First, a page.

…the problem of “jewelry that doesn’t make noise when something in your digital life” has just been disrupted by the perfectly-named Ringly, a Brooklyn company founded by eBay alum Christina Mercando.
Wearable tech is a natural extension of the subjects she studied at Carnegie Mellon, though, she said, Fine Art and Human Computer Interaction.
The biggest challenge for Ringly has been miniaturization, with a focus on the power source, said Mercando.
Contrary to early reports, it is not a “VC-backed company from Bogota that lets customers Help Squirrels."
Update: This is not to say that Ringly is a bad idea (though the Google automcomplete for “Ringl” really, really wants you to read about circus accidents). To the contrary, the basic concept of a device that operates with a whitelist, allowing only critical people or updates to reach you while ignoring everything else, is a great idea. And I’m a huge fan of reducing distraction via white lists (among other things).
The jewelry / wearable project Memi aims to do the same thing as Ringly, and no doubt there’s plenty of room for other players: if you don’t like bracelets or can’t wear rings, what about a notification earring, or lapel pin?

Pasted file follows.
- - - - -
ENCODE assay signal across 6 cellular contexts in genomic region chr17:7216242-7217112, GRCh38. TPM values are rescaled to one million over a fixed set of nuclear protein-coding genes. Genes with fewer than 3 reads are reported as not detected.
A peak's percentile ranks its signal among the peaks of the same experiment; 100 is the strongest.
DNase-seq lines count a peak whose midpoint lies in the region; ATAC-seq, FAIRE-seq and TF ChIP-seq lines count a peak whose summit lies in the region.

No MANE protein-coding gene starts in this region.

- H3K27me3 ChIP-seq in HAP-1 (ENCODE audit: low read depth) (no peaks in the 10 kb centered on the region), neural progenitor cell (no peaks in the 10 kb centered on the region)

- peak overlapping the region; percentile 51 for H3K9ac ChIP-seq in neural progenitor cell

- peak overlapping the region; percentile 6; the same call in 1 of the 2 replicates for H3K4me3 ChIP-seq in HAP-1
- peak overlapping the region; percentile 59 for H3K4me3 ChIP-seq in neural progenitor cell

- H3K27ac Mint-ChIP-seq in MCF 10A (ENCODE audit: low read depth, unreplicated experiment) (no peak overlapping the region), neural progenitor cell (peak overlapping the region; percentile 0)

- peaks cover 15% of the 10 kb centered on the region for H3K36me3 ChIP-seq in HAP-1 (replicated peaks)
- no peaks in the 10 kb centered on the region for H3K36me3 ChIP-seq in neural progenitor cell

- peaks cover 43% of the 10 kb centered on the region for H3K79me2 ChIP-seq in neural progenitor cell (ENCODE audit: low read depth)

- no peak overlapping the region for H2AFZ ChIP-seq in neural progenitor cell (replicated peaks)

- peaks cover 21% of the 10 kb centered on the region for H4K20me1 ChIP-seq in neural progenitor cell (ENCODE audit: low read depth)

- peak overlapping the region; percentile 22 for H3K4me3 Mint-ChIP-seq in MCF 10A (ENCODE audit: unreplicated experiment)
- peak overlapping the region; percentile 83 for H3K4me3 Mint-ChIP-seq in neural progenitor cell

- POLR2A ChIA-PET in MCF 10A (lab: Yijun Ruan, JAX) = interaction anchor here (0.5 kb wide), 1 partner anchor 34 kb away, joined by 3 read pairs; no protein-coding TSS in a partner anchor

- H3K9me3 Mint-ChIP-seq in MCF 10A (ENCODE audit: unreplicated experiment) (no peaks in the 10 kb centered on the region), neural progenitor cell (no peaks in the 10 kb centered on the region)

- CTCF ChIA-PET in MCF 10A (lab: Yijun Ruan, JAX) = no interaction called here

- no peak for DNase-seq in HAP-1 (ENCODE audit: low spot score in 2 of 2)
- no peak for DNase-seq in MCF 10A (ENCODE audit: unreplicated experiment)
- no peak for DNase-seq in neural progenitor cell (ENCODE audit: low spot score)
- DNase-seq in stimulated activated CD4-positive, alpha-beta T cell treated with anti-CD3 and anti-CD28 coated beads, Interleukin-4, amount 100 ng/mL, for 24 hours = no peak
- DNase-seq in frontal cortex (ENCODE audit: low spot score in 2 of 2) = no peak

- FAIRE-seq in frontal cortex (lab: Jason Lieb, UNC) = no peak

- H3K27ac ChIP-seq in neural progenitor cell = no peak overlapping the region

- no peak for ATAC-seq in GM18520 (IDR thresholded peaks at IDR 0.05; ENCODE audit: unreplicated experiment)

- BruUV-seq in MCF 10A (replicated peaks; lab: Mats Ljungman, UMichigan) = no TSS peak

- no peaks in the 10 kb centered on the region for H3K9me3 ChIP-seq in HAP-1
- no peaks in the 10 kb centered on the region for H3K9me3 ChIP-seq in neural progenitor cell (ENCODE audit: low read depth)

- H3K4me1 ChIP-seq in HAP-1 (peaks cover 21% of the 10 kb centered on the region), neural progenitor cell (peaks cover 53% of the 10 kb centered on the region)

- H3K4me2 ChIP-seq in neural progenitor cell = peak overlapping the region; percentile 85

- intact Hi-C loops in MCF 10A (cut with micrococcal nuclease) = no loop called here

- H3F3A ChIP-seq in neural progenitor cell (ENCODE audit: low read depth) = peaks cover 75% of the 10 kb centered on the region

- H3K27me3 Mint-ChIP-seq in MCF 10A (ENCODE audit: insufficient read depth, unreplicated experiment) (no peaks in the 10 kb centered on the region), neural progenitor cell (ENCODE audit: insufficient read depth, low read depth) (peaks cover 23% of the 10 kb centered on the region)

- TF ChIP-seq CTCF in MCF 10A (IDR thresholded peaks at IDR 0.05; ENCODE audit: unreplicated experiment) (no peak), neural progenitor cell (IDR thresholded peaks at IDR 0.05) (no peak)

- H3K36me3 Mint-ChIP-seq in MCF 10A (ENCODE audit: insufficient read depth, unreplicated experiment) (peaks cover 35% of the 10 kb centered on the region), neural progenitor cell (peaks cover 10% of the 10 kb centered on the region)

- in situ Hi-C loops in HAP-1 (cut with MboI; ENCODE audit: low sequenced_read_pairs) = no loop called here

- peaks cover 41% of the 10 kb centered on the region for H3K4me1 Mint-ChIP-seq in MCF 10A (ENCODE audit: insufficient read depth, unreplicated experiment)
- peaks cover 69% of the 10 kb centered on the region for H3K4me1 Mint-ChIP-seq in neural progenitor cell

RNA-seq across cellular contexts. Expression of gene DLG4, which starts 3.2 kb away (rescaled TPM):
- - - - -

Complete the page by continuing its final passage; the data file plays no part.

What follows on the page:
It’s also striking to me that both of these projects are aimed at women. Of course, when you think “jewelry” you mainly think of women’s accessories, but perhaps there’s a more basic reason for marketing these kinds of products to women. The new U.Va. study that revealed that two-thirds of men would rather give themselves electric shocks than sit quietly and do nothing suggests that dudes would prefer smart watches that push every notification possible to them, and should come with an option to administer electric shocks if they have no new mail.